Oil Dedicated to St Raymond Nonnatus (Patron for New Born Babies)
St Raymond Nonnatus (Patron for New Born Babies) from A Blessed Call To Love, Ireland.
Raymond Nonnatus is a saint from Catalonia in Spain. His nickname refers to his birth by Caesarean section, his mother having died while giving birth to him.
Raymond is the patron saint of childbirth, midwives, children, pregnant women, and priests defending the confidentiality of confession.
According to the traditions of the Mercedarian Order, he was born in the village of Portell (today part of Sant Ramon), in the Diocese of Urgell. He was taken from the womb of his mother after her death, hence his name. Some traditions describe him as the son of the local count, who is traditionally credited as the one to have performed the surgery which saved his life, others that he was born in a family of shepherds. His well-educated father planned a career for his son at the royal court of the Kingdom of Aragon. When the boy felt drawn to religious life, his father ordered him to manage one of the family farms. What known that Raymond spent his childhood tending sheep and would often pray at an ancient country chapel nearby dedicated to St. Nicholas. If he was of aristocratic descent, clearly his father eventually abandoned hopes for his son’s social advancement.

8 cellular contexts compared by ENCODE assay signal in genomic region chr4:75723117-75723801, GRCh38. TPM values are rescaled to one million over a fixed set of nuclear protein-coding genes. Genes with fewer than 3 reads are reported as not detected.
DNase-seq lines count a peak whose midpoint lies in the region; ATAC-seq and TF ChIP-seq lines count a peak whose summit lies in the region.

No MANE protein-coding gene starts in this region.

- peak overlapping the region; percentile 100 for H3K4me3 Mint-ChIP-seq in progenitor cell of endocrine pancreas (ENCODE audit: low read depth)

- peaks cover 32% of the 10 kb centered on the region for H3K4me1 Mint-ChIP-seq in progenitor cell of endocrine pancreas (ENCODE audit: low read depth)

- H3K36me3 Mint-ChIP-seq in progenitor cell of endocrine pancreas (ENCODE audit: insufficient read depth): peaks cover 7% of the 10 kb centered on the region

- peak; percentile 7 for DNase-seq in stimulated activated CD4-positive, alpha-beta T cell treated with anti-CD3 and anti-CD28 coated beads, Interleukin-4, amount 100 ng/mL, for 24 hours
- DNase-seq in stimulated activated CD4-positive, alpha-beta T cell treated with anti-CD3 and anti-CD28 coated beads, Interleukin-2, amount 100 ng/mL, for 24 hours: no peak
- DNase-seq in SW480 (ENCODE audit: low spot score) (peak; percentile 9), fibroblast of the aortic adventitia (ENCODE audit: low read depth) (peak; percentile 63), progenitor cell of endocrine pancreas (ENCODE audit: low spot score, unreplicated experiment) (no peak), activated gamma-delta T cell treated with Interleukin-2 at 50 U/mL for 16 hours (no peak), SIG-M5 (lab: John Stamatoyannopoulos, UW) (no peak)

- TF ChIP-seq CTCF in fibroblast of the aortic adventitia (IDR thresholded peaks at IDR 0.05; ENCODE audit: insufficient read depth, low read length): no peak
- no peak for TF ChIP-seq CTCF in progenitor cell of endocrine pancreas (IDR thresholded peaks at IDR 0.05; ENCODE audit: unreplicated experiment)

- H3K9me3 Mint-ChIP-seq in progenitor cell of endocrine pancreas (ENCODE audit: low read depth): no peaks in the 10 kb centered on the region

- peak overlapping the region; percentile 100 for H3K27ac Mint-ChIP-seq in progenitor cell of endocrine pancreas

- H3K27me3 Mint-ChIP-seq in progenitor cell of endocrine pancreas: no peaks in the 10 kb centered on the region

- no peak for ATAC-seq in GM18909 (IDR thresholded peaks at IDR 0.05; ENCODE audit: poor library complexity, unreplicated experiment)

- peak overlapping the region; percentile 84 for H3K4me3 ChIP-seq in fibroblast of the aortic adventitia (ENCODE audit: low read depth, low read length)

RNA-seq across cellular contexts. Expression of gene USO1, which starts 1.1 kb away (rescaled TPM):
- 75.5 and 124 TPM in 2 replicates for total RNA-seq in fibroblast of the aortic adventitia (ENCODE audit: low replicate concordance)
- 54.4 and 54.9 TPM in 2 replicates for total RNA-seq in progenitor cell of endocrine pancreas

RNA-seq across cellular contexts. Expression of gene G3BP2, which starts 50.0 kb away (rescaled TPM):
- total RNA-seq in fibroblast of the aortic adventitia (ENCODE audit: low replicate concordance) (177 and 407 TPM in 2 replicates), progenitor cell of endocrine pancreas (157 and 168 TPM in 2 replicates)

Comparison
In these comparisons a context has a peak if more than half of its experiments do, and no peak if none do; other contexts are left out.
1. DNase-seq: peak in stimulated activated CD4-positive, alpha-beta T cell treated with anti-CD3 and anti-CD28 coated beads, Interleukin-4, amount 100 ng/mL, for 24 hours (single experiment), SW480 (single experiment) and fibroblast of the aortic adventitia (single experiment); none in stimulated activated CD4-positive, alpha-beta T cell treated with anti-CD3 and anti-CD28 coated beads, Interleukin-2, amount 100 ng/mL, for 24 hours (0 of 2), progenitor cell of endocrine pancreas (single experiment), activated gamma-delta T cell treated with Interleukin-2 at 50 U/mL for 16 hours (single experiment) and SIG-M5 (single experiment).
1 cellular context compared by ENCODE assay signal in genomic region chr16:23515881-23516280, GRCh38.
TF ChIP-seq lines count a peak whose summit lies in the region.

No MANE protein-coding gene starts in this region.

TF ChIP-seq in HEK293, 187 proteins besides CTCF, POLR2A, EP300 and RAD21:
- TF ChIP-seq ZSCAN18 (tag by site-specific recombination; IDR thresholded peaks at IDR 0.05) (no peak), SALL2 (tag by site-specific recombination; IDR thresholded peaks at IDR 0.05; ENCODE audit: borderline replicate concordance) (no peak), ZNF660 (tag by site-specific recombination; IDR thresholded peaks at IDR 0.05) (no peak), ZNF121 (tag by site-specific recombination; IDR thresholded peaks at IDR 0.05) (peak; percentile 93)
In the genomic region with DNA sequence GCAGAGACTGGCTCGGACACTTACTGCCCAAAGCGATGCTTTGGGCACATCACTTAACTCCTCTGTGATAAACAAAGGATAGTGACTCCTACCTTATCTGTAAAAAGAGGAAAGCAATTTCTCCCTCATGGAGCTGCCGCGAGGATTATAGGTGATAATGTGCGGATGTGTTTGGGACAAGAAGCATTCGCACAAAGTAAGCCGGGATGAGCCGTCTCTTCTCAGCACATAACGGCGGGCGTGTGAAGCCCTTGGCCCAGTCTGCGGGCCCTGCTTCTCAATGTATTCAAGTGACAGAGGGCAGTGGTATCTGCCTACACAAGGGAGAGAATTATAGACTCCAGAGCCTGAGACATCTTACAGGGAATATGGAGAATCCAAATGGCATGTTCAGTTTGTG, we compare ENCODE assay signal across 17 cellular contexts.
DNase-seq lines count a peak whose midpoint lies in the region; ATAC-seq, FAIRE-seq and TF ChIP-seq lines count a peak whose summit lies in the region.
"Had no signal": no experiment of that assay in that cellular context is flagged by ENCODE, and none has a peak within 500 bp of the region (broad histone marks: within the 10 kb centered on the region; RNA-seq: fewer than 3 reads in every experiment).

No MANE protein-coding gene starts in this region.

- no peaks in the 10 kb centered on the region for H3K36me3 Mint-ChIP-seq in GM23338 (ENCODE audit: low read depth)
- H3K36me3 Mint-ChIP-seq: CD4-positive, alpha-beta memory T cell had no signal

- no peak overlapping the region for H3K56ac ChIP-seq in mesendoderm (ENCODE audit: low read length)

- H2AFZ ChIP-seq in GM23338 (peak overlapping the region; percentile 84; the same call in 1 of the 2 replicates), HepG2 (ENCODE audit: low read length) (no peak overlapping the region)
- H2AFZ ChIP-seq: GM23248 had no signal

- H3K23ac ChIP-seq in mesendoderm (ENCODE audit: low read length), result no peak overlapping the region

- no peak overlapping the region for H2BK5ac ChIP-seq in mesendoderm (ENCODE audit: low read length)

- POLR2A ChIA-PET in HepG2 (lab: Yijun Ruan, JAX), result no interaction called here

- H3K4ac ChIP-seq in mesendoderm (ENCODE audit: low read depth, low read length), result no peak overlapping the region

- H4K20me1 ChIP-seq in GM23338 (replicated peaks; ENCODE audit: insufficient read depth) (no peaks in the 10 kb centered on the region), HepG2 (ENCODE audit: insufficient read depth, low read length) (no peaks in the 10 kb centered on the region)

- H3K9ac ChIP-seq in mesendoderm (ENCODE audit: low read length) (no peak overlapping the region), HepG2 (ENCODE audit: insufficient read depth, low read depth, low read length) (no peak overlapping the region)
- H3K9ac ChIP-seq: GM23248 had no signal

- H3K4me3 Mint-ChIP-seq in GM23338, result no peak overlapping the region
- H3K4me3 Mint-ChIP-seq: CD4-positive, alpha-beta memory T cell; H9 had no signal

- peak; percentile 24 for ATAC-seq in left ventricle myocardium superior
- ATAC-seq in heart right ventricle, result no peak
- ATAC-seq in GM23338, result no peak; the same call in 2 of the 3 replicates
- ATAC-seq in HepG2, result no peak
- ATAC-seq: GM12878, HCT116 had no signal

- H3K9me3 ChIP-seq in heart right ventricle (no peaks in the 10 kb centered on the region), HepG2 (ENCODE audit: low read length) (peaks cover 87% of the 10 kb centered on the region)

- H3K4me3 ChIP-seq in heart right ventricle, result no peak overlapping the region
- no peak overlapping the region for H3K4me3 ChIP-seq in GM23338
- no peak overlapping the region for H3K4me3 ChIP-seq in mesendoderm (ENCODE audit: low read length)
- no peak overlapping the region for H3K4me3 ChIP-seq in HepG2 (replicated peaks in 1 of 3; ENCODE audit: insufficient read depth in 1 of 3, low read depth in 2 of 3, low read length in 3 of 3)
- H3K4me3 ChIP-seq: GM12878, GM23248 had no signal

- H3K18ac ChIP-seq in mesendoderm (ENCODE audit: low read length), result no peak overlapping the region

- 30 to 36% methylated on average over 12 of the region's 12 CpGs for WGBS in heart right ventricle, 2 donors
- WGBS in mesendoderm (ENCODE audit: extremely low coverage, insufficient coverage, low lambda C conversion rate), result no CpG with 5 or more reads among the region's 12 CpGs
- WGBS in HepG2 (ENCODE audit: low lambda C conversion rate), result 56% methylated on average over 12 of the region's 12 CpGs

His father later gave him permission to take the habit with the Mercedarians at Barcelona. The order founded to ransom Christian captives from the Moors of North Africa. Raymond trained by the founder of that order himself, St. Peter Nolasco. He ordained a priest in 1222 and later became Master General of the Order.
Raymond died at the Castle of Cardona, sixty miles from Barcelona, either on August 26 or on August 31, 1240. According to tradition, the local count, the friars and the town all claimed his body. To resolve this dispute, the body placed on a blind mule, which let loose. Unguided, it went to the nearby country chapel where he had prayed in his youth. It there that he buried. Many miracles attributed to him before and after his death.